The vote to leave the EU felt personal for Amalie Rust O’Neill, a graphic design student born and brought up in Brighton but with family from Sweden, Poland and Ireland. “My family are the Polish builders. I am the person they are voting to keep out,” said the 22-year-old. “I felt sick, scared and sad.” After years of work for a degree, her hopes for the next decade were crushed on the same day as she got her results. And she feels they were torn up by an older generation with no concern for either the future of their country or the dreams of its young people. “As a creative, living and working abroad has always been a dream. The fact that it has been stripped away is horrible. The fact that people chose to strip it away is worse,” she says. That anger and despair was echoed by young people around the country, who chose overwhelmingly to stay inside Europe and now feel betrayed by the older voters who secured victory for Brexit. About three-quarters of 18- to 24-year-olds who voted cast ballots for Remain, while three in five over-60s opted to Leave, surveys show.
“I feel quite bitter that the older generation can celebrate victory, while young people have suffered such defeat and will have to live longest with this decision,” said Phoebe Warneford-Thomson, an 18-year-old from Bristol who, along with most of her friends, voted to stay in the EU.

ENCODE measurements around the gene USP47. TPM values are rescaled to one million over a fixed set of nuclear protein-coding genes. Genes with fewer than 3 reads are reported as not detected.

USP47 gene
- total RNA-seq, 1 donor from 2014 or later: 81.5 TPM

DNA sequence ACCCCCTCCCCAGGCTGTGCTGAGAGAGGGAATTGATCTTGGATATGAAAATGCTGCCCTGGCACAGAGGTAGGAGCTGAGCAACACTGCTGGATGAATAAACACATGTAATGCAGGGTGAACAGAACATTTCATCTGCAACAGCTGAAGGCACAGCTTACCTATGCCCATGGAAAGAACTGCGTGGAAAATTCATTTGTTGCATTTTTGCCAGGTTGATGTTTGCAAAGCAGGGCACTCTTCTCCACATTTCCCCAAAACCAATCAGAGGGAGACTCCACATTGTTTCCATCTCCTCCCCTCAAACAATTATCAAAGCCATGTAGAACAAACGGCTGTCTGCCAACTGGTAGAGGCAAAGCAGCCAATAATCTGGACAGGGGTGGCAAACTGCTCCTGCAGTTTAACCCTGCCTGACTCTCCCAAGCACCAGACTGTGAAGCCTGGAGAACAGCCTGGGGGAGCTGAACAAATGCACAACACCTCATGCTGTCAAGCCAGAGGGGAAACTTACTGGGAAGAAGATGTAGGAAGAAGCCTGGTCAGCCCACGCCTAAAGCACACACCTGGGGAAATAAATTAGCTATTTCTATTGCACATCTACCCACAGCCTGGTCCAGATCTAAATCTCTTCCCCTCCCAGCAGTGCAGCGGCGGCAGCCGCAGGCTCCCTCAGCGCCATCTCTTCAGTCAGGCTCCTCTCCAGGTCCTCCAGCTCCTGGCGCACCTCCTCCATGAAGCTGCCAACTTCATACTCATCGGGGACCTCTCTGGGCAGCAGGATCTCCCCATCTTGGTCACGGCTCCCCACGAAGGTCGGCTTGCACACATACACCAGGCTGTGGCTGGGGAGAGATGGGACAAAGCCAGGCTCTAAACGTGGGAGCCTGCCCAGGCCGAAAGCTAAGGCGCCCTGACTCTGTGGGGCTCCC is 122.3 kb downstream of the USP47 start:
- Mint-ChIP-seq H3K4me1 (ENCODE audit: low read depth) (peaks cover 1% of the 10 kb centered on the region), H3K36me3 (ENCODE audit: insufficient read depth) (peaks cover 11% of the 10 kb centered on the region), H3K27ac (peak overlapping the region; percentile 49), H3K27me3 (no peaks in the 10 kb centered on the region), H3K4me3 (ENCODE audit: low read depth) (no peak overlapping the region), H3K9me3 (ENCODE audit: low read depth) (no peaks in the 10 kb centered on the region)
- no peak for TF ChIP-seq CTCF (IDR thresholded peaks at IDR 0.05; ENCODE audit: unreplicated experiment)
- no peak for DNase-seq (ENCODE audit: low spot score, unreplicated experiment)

There were bleak jokes across social media, driven by a powerful anger at being sacrificed for the short-term self-interest of people who would not have to face all the consequences.
“The older generation voting to leave the EU is the same as your mate picking the film then leaving 20 minutes in,” one teenager joked on Facebook. Others took to Twitter. “I’m not giving up my seat to the elderly anymore. Eye for an eye.” said @DavidVujanic, a London-based comedian with Serbian roots.